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Aid Convoy Backed Up New Turkish Policy Of 'Bashing' Israel, Analysts Say

  • Robert Tait

A demonstrator waves a Palestinian flag during an anti-Israeli protest in front of the Israeli Consulate in Istanbul on May 31.

A demonstrator waves a Palestinian flag during an anti-Israeli protest in front of the Israeli Consulate in Istanbul on May 31.

Turkey's support for the ill-fated Gaza-bound aid flotilla was part of a drive to seek confrontation with Israel and win support in the Arab world, influential Israeli analysts say.

The move reflects a fundamental foreign-policy shift by Recep Tayyip Erdogan's Justice and Development Party (AKP) government that has seen Turkey increasingly turn its back on the West and seek alliances in the Muslim world. Attacking Israel is a symbolically vital part of the supposed new strategy, the analysts believe.

Efraim Inbar, director of the Begin-Sadat Center for Strategic Studies at Bar-Ilan University in Tel Aviv, says Turkey threw its weight behind the aid convoy -- where at least nine aid workers died after it was stormed by Israeli commandos on May 31 -- knowing that it was a "provocation" with potentially violent consequences.

"I have no evidence that they wanted this to happen but anybody who is involved in organizing a provocation probably knew that this could happen. Turkey could have agreed to the Israeli terms that the ships should load the contents of their aid to the Gazans in an Israeli port, we would inspect and pass it on. I see no reason not to accept this approach," Inbar says. "I think that Turkey is looking for instances where it can show it is against Israel in order to win sympathy in the Muslim and Arab world."

Turkey's Ahmet Davutoglu attacked the Israeli raid as an "illegal act."
Turkish Foreign Minister Ahmet Davutoglu has insisted that Turkey tried to avoid a confrontation. He said the government had tried unsuccessfully to persuade the aid groups behind the convoy to offload the shipment at ports other than Gaza.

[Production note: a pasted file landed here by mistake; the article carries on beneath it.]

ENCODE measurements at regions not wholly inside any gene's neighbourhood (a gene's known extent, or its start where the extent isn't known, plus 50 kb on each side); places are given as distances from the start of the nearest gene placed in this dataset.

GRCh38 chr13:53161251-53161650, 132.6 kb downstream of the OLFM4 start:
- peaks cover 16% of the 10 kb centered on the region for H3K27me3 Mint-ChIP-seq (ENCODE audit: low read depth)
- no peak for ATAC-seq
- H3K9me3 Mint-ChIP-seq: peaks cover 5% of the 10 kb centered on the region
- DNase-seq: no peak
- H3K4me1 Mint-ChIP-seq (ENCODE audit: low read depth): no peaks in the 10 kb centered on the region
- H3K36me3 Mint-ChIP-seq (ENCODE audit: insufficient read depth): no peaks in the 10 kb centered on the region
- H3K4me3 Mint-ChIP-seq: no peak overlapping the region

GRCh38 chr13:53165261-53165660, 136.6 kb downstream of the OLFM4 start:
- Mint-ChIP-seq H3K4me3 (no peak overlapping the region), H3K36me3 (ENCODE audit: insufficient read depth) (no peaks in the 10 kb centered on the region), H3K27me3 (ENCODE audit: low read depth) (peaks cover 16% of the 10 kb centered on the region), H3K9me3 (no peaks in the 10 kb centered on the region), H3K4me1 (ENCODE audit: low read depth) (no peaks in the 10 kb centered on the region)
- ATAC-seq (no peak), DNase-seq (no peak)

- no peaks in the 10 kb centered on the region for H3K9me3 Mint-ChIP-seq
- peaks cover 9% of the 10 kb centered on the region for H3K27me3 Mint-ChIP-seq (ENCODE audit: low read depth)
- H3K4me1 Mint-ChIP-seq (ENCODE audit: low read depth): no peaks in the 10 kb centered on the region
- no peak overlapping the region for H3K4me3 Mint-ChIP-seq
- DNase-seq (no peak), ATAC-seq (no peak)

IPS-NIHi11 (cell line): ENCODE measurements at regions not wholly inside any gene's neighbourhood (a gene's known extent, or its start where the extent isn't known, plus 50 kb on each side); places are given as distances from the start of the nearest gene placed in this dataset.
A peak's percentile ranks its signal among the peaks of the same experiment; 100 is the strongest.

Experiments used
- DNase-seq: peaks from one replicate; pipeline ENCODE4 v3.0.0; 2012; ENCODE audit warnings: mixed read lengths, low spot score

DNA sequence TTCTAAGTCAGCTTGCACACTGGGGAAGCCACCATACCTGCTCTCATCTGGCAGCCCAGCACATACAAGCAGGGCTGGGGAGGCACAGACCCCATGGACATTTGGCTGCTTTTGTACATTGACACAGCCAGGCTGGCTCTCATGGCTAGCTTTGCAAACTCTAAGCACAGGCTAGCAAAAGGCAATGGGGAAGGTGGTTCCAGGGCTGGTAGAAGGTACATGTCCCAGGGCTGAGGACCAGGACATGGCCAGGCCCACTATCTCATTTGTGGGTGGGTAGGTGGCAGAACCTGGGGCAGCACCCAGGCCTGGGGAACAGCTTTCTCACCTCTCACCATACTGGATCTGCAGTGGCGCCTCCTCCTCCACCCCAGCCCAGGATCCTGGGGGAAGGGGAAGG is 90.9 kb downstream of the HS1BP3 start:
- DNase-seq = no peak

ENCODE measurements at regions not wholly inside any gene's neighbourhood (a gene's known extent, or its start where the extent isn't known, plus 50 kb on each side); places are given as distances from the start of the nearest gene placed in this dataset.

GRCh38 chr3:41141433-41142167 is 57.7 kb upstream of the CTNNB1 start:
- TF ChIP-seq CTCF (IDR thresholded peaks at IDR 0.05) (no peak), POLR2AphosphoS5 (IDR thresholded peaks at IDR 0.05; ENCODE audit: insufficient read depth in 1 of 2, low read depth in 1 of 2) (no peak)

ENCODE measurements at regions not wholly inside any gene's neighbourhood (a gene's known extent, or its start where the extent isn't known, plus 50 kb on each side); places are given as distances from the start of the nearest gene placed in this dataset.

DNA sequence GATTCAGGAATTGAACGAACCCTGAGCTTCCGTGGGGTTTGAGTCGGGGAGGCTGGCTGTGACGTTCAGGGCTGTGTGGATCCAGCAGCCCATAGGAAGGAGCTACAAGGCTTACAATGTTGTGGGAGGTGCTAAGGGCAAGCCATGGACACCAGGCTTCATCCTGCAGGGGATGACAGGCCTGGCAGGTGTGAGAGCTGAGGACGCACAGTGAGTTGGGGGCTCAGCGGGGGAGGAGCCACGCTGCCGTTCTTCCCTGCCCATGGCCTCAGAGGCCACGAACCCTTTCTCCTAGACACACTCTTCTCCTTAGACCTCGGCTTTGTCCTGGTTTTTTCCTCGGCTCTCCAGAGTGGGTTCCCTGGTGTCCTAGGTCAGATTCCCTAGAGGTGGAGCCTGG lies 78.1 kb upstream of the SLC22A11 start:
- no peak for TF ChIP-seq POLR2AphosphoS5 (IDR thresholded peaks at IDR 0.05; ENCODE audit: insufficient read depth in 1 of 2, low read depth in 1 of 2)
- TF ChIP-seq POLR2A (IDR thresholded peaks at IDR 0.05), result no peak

Gaza War As Turning Point

Once Israel's closest Middle East ally, Turkey has put its newfound hostility on official display since the botched raid, which has drawn international condemnation.

In an extraordinarily combative speech, Davutoglu told an emergency meeting of the UN Security Council that Israel risked losing "its legitimacy as a respectful member of the international community." The architect of a more eastern-centered foreign policy that some observers have dubbed "neo-Ottoman," Davutoglu is understood to have promoted a more openly pro-Palestinian stance, arguing that the issue is vital to Turkish public opinion.

It is certainly vital to the opinion of Erdogan, a onetime Islamist who has become increasingly vocal in his criticism of Israel since the 2008-09 bombardment of Gaza that resulted in the deaths of around 1,400 Palestinians.

Addressing the Turkish parliament on June 1, the prime minister described the flotilla raid as "a turning point in history," adding, "Nothing will be the same again." He called for Israel to be "absolutely punished by all means."

Turning To The East

Inbar identifies Erdogan's Islamist leanings as crucial to Turkey's reorientation -- a process that also includes a growing intimacy with Israel's sworn enemy, Iran -- and to the launch of the aid flotilla.

"Turkey should never have allowed those aid ships to go to Gaza and we have indeed a problem with the prime minister, Erdogan, who has made several times anti-Semitic statements and he is driving his country away from the West," Inbar claims. "Basically, we see a Turkey that is distancing itself from the West and its relations with Israel are just one phenomenon which characterizes a larger change in Turkish foreign policy."